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Microbial degradation of pesticides

Microbial degradation is a powerful technology for the remediation of polluted sites. This methodology is highly cost-effective and offers remediation of the contaminated soil, sediment, sludge, groundwater, etc. (Parte et al. 2017). Microbes have an innate ability to degrade pesticides which is the basis for degradation of contaminants by microorganisms (bioremediation). Microbes having pesticide degradation potential include bacteria, especially actinomycetes and cyanobacteria, algae, and fungi. The microbes having the ability to degr ade pesticides were isolated from contaminated sites. The major source of these microbes is the soil where these contaminants were applied for crop production or protection purposes. Table 1 summarizes the different microbes involved in the bioremediation of pesticides.

Pesticide degradation strategies by microbes

There are different strategies exhibited by microbes for the degradation of pesticides. They involve: (a) co-metabolism, (b) commensalism and mutualism, (c) catabolism and (d) gratuitous biodegradation. In co-metabolism, the microbes transform the pesticide, which is a non-growth substrate, along with its natural metabolic functions. A non-growth substrate cannot serve as a sole source of carbon and energy for a pure culture of a bacterium, and hence cannot support cell division. Some of the recalcitrant pesticides can be degr aded by co-metabolism. Many microbial cell-bound and extracellular enzymes catalyze the transformation of pesticides. For example. Pseudomonas putida strain PP3 as such cannot metabolize MCA (monochloroacetate), but while metabolizing MCPA (monochloropropionate), the microbe catalyzes dehalogenation of MCA (Tewari et al.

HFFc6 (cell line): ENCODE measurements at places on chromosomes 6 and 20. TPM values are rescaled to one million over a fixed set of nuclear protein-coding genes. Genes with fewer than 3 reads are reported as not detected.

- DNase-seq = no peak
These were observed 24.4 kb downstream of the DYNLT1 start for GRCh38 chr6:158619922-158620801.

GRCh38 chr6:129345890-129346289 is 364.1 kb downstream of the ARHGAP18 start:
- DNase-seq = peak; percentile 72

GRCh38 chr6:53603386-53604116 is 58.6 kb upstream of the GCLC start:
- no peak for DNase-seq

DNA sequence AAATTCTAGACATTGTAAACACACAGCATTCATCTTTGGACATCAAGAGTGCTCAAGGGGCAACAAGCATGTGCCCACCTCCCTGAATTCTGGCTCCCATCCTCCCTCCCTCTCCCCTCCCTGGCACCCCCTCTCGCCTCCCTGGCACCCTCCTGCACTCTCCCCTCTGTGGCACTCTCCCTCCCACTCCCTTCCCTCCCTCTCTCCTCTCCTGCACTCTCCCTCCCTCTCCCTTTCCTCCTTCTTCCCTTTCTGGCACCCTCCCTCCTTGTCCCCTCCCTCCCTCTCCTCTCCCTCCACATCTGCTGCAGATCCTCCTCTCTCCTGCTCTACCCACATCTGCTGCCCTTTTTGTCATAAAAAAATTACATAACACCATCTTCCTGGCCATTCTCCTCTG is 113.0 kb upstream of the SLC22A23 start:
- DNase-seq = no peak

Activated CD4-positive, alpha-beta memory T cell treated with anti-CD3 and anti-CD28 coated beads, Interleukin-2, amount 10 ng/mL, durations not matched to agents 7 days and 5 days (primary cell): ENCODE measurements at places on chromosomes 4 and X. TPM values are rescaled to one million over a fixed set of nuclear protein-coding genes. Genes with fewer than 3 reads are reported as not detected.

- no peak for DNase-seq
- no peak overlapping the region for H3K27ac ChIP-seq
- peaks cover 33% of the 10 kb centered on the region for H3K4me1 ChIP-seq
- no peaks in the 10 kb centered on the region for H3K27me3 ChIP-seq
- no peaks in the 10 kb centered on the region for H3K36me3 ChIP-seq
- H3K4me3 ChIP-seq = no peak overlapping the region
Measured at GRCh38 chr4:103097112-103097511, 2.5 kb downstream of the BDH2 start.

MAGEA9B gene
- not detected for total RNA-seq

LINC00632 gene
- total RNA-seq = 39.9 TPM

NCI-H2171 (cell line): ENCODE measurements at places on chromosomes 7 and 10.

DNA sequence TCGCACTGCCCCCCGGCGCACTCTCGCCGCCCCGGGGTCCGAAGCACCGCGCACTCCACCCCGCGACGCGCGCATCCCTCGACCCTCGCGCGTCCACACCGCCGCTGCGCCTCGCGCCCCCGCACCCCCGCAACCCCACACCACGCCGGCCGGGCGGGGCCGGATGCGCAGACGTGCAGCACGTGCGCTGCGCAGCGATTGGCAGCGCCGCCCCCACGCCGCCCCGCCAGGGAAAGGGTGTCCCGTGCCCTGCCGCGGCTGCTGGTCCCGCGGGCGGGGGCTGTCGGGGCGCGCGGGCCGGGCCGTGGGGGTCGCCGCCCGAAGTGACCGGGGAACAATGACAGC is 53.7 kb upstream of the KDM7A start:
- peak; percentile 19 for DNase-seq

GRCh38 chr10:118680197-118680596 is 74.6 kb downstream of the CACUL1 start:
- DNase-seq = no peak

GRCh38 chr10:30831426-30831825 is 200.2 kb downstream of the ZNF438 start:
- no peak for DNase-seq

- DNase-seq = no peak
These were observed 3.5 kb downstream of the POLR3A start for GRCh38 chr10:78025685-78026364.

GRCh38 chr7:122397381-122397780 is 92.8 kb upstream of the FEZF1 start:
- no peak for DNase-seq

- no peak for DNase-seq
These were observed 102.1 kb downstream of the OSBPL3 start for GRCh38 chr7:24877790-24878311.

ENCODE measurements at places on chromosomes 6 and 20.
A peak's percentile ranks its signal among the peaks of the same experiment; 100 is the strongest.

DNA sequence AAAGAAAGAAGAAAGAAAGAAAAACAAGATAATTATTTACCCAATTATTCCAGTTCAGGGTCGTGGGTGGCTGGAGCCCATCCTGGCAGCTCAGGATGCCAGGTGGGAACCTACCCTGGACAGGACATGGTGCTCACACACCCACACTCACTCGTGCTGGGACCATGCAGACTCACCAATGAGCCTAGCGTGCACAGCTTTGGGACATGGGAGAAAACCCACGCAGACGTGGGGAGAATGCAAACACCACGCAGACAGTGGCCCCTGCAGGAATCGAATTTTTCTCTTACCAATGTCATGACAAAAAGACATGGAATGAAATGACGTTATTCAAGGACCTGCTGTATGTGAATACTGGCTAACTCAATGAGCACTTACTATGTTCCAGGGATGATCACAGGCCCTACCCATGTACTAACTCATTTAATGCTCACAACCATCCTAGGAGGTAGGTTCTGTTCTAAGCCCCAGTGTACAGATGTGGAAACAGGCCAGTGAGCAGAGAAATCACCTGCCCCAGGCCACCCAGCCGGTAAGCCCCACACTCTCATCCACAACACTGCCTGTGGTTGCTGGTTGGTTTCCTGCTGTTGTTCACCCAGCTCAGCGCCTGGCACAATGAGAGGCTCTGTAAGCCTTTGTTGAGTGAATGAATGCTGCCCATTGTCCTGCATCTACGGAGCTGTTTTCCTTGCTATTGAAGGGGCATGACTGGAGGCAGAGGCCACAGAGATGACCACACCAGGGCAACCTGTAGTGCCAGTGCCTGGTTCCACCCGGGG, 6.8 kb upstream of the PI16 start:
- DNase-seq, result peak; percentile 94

2012). Commensalism is the interaction of two different microbial populations that live together in which one population is benefitted from the interaction while the other is not affected. In mutualism, the interaction between the two species is mutually beneficial. In catabolism, the organic molecule is utilized as a source of nutrition and energy. Sometimes, the microbes get adapted to the use of some pesticides as the sole source of carbon or nitrogen leading to enhanced microbial degr adation of the applied pesticides. This occurs as a result of soil enrichment in microbial species. This trend is recently seen in pesticides like carebofuran, 2,4-D, and atrazine. Biostimulation techniques are usually combined with enhanced biodegradation. Biostimulation is the addition of nutrients, electron donors, or acceptors to stimulate the microbial population existing in natural soil. Bioaugmentation is also paired with enhanced biodegr adation. In this technique, specific microorganisms are introduced for enhanced biodegradation of target molecules. In gratuitous biodegradation, enzymes secreted by microbes are able to degrade the pesticides other than its namral substrate.

Biochemical mechanisms in microbial degradation of pesticides

4.2.1 Oxidation

Oxidation is the first step in the bio transformation of pesticides. These reactions are generally mediated by oxidative enzymes such as cytochrome P450. Cytochrome P450 catalyses monooxygenase reactions resulting in hydroxylation. Along with P450, other enzymes are also involved in microbial

Table 1. Bioremediation of pesticides by microbes.

Microbes involved